Frequently Asked Questions

How are values determined?
The “True and Full Value” of a property is determined utilizing mass appraisal techniques. The basis for the “True and Full Value” is generally sales that occurred the previous year between willing buyers and sellers, including unpaid special assessment balances as per North Dakota Tax Department guidelines. This office analyzes all sales that occur within the city in an effort to determine if the sale is reflective of the local real estate market and not influenced by atypical forces.

It is important to remember the assessor does not create assessed value, but rather interprets what is happening in the marketplace through real estate sales.

Why do you need to come into my property?
Generally, we wish to review and verify the physical characteristics of the property, which includes the building area (size), interior and exterior finishes, basement area (and finished basement area), quality (grade) of construction, etc. and the overall property condition as these factors influence and relate to the market value of a property. The only way to ensure accuracy and uniformity (our ultimate goal) in the mass appraisal process is to maintain current data on each property.

Be assured that no records of a personal nature are gathered or maintained by this office. Generally, this office maintains exterior photographs (taken from the street or curb) of your property for reference.

Do all values change at the same rate?
No, not necessarily. Generally, our office does not adjust every property by the same percentage. Our goal is to value each parcel as close to market value as possible. Thus, we follow market trends when adjusting our values. We tend to group property into “classes” or “criteria groups” based on their characteristics. We then study the market activity that corresponds to those groups and adjust values accordingly.

From time to time, we may revalue an entire neighborhood from scratch. When we do this, the year-to-year changes in market value can be more unpredictable. Several factors contribute to this phenomenon:

  • Our records for one property may have been incorrect during the prior year. The value change resulting from the subsequent correction may be different from neighboring properties.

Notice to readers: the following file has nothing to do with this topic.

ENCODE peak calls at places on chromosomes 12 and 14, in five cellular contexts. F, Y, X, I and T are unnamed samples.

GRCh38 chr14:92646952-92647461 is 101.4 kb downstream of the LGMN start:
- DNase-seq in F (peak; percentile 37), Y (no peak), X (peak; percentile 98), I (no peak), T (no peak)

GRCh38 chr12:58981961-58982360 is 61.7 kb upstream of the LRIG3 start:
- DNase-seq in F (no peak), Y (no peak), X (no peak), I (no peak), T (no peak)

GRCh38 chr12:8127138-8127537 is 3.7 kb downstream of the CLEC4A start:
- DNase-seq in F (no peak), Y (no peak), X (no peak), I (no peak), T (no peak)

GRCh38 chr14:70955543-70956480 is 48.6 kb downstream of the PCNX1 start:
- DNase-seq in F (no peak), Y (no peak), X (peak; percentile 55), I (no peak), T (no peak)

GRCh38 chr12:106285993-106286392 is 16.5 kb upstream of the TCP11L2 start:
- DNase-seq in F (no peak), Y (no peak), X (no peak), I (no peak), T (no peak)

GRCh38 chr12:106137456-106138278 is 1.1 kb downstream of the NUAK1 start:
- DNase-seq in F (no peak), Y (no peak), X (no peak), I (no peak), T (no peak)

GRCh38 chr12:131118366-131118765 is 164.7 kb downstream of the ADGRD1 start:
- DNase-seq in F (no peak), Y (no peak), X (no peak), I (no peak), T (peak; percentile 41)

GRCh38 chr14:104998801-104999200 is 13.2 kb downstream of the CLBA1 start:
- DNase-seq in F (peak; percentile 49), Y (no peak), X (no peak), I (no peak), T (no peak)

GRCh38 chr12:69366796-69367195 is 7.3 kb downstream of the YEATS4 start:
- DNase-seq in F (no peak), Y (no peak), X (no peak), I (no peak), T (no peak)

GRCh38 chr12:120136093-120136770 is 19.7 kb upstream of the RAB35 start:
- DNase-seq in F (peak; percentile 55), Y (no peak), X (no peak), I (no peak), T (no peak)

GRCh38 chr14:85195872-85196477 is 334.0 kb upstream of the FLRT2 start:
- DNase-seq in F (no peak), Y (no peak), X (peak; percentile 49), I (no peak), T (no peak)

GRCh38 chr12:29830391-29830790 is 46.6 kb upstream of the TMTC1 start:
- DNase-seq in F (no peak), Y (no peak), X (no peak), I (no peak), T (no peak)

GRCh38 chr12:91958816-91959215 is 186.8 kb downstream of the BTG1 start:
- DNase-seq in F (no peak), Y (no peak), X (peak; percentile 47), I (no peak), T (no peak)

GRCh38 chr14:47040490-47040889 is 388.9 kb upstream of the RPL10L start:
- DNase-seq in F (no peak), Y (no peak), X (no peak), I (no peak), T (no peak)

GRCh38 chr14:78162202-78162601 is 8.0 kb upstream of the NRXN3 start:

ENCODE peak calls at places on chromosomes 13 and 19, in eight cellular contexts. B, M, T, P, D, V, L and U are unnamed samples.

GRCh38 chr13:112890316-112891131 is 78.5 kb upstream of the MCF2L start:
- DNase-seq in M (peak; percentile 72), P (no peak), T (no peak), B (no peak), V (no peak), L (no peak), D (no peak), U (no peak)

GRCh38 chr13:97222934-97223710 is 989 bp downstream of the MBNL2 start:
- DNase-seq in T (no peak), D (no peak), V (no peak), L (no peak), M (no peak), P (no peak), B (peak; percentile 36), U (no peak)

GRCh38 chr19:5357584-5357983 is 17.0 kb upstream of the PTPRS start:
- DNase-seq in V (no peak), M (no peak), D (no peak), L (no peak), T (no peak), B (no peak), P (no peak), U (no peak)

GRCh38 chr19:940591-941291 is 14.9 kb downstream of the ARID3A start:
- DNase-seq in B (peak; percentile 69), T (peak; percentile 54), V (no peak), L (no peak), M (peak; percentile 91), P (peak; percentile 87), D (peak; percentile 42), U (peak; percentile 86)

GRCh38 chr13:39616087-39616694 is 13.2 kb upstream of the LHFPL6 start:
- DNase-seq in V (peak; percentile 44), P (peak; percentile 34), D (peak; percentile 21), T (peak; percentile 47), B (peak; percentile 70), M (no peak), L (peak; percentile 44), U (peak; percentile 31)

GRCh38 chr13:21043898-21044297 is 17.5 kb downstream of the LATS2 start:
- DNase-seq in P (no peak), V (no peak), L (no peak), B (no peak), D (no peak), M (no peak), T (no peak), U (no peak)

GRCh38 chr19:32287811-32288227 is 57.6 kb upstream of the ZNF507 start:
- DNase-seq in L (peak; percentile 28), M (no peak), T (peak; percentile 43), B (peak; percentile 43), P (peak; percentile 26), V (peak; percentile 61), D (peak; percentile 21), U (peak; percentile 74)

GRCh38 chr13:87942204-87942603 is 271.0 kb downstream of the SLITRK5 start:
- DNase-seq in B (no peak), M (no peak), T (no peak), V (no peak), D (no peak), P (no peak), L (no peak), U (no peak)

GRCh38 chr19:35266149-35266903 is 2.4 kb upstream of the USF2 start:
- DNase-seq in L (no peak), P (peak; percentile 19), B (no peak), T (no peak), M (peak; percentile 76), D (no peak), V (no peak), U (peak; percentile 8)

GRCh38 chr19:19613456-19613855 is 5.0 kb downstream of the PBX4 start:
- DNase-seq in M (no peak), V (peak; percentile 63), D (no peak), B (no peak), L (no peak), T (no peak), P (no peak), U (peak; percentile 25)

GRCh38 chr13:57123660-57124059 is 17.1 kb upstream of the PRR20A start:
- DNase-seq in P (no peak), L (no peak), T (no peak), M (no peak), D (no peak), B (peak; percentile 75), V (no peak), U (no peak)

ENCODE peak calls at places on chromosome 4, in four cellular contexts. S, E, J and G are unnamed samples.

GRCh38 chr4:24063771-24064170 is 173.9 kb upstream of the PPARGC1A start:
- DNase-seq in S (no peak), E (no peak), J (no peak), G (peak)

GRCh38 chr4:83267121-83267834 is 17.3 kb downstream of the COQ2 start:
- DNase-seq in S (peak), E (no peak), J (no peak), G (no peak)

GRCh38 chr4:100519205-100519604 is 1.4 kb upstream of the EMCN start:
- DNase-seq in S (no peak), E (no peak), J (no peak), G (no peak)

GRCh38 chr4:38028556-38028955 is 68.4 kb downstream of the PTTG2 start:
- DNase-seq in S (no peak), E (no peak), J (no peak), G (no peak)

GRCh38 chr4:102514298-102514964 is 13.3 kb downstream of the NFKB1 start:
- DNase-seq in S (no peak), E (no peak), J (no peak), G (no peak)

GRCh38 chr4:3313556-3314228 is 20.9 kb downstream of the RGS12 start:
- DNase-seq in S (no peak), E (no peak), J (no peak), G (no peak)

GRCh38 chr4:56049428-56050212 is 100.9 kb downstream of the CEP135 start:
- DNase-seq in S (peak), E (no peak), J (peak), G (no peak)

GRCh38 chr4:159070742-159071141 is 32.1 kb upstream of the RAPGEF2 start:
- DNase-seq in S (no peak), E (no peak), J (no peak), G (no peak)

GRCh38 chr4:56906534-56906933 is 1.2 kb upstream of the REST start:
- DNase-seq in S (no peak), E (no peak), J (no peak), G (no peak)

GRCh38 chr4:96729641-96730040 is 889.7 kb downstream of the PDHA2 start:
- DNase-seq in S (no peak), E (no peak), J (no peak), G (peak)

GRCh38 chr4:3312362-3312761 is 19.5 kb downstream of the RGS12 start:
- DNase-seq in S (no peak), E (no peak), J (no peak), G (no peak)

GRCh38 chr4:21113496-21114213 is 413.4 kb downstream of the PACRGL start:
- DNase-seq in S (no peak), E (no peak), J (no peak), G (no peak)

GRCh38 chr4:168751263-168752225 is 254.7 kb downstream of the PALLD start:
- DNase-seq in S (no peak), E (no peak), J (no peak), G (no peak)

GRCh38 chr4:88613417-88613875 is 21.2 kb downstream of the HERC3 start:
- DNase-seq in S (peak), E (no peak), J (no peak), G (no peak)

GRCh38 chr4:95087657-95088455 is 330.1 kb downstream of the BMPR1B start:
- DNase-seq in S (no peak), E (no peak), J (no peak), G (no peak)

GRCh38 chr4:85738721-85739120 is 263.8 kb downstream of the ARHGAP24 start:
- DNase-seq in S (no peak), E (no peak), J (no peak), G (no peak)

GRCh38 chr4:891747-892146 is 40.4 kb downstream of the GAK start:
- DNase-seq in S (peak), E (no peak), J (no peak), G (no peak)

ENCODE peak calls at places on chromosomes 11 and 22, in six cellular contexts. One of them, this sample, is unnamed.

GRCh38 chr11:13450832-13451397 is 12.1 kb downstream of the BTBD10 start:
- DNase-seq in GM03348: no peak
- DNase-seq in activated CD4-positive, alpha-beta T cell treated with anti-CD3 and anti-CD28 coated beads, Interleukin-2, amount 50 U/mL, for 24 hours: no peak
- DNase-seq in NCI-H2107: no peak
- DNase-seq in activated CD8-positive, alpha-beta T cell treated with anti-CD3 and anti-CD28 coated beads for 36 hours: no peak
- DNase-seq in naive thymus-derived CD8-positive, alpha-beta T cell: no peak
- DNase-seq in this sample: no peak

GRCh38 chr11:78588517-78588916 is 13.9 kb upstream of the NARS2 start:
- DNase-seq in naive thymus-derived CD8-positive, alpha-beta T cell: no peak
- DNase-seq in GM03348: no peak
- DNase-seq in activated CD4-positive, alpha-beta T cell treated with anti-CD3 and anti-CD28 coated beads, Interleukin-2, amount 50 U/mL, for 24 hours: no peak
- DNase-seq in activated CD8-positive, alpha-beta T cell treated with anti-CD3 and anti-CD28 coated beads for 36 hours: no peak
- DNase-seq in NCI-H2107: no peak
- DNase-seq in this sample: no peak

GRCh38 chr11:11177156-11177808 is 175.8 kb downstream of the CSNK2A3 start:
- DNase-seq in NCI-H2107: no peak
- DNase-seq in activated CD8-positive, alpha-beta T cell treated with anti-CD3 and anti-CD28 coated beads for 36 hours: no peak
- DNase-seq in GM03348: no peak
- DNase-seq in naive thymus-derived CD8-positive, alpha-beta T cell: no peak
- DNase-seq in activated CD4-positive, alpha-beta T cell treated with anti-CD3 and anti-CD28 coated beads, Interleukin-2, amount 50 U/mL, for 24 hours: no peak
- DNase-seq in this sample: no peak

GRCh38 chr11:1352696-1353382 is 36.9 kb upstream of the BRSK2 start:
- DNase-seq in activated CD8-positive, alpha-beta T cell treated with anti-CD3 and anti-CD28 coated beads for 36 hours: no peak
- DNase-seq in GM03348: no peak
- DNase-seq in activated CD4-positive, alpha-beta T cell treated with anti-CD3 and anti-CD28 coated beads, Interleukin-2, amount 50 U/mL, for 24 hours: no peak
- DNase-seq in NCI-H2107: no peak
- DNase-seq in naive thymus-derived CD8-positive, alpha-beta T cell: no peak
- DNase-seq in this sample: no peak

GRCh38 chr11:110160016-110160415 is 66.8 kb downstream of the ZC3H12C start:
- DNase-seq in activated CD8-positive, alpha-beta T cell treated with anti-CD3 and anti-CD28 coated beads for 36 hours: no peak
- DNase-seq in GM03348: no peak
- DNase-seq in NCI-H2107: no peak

• A prior appeal may have resulted in a temporary reduction in market value for a specific parcel in a prior year.
  • Market conditions for a specific property class may change at different rates than others.

The overall change (increase or decrease) in value should not be the focus of any comparison; the focus of the comparison should be the value itself. Is the new value accurate?

If my value changes, will my taxes change?
The Assessor’s Office does not set property taxes or mill levies. The various taxing entities (city, school, park, county, etc.) set the mill levy based on their budgetary requirements in the fall of each year whereas property values are set as of February 1st each year.

The impact on your property taxes, of any property value changes, are unknown until the consolidated mill levy is set. However, an estimate of taxes (based on the current mill levy) is available from this office or the county treasurer.

I purchased my home for less than the assessed value. Does that mean the assessed value is automatically lowered?
No. It is important to understand the difference between market value and purchase price. The purchase price is the actual amount agreed upon to complete a sale. The purchase price is a fact. Market value is a concept that is a bit complex. Market value represents what typically motivated and well-informed parties agree to, with neither party under duress, acting in their own best interest and with the property reasonably exposed to a competitive and open market.

With all of this in mind, there are times when a purchase price may indicate an inaccurate assessed value. If you suspect your property is not valued correctly, contact our office.